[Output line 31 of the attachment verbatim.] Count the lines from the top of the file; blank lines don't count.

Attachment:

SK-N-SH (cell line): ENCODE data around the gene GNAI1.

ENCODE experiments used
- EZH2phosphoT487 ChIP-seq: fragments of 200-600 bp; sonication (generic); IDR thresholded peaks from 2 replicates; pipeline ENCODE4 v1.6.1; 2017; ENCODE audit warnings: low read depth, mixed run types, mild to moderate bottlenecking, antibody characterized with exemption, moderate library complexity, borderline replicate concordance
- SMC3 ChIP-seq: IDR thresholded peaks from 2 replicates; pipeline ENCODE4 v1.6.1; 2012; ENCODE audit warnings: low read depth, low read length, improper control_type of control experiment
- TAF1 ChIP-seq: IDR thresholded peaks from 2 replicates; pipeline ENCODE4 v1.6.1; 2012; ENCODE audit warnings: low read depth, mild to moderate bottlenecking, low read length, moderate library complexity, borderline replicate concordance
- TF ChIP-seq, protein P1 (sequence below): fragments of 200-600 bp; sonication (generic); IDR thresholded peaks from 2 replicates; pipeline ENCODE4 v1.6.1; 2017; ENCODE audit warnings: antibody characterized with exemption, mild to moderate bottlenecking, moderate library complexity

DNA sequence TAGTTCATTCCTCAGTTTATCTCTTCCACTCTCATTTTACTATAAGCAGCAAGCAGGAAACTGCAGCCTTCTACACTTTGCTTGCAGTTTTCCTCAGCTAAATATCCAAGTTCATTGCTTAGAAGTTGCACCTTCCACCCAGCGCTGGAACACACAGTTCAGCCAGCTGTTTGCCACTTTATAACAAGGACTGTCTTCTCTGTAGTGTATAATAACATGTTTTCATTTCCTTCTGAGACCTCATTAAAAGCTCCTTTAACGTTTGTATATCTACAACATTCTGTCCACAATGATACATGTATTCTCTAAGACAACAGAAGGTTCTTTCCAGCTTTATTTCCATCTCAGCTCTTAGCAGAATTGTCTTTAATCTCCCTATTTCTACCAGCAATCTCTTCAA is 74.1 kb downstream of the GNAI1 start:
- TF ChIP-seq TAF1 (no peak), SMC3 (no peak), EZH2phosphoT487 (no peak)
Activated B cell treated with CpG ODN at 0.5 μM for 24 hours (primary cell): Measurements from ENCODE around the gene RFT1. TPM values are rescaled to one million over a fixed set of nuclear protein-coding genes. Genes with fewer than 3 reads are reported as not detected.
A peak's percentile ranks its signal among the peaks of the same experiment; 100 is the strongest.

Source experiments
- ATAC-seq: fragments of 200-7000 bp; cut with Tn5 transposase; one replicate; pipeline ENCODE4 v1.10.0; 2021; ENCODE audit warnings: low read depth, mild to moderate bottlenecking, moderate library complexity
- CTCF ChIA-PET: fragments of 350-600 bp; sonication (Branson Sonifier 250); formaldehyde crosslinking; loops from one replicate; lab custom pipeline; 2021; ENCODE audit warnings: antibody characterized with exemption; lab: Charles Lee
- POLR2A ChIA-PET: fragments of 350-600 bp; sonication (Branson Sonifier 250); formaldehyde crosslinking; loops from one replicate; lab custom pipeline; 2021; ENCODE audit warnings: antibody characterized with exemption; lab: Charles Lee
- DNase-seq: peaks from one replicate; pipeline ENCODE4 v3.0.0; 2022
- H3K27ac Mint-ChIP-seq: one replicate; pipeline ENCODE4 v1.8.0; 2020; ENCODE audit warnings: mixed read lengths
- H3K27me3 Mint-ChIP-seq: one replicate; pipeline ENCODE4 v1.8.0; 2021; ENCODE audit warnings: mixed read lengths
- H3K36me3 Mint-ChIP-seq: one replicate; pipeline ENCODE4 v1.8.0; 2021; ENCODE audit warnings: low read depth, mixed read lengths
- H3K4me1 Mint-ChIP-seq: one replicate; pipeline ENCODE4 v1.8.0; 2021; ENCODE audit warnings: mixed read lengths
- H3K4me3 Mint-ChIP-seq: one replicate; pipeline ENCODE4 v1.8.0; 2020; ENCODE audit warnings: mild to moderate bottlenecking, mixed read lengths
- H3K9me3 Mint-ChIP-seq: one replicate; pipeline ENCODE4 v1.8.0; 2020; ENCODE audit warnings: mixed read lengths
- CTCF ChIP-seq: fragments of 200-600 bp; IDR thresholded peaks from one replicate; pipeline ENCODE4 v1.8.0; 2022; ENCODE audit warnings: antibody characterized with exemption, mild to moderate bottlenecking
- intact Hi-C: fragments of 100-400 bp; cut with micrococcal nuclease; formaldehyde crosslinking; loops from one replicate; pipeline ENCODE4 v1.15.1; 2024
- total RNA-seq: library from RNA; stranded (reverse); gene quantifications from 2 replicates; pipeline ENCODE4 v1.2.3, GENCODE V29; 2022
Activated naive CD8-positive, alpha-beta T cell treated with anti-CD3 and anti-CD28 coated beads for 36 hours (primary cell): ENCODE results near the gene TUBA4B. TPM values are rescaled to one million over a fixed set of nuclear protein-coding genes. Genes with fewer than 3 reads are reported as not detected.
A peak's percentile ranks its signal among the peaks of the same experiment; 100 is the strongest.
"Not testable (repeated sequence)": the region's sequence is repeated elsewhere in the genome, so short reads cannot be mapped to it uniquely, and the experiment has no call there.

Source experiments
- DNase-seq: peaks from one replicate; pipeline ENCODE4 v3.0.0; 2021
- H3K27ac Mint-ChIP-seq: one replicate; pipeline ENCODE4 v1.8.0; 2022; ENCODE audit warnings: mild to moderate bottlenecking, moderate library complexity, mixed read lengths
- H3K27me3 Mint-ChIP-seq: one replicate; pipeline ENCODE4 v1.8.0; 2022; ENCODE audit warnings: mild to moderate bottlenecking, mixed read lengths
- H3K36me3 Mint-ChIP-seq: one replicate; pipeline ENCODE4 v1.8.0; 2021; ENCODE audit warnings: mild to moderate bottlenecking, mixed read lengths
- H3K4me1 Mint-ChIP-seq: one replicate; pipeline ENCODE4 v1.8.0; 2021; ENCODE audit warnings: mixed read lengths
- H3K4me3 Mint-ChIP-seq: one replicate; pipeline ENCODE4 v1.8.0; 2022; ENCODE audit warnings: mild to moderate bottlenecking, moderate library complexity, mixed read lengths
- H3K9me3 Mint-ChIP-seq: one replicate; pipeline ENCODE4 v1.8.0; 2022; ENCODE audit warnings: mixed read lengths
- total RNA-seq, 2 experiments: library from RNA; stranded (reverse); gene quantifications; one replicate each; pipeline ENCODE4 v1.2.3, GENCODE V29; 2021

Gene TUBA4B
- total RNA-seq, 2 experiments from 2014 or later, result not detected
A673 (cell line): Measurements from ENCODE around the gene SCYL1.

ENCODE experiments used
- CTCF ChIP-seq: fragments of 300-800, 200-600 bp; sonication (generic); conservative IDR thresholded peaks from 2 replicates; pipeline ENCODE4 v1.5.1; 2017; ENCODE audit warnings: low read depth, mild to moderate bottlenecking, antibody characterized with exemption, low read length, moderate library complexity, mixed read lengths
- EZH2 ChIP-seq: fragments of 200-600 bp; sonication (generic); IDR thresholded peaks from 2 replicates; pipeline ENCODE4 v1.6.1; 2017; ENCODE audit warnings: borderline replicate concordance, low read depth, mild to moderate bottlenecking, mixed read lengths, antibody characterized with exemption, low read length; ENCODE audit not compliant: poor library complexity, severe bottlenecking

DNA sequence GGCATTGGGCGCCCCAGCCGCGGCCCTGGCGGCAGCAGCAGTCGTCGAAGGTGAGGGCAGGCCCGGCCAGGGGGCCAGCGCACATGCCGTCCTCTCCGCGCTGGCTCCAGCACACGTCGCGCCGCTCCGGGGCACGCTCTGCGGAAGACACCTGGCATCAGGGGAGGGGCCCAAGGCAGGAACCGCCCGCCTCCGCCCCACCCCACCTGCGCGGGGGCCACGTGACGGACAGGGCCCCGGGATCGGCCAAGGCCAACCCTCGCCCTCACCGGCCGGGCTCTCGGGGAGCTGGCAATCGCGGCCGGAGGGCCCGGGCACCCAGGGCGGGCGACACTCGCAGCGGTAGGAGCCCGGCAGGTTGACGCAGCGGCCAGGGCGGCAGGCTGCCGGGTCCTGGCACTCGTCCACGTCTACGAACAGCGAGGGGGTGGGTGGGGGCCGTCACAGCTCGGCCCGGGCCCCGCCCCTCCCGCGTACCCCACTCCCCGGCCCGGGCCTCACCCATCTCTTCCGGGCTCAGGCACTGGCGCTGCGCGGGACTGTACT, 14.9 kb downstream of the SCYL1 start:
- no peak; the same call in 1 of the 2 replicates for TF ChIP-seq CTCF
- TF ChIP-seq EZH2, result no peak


- H3K27me3 Mint-ChIP-seq: one replicate; pipeline ENCODE4 v1.8.0; 2022; ENCODE audit warnings: mild to moderate bottlenecking, mixed read lengths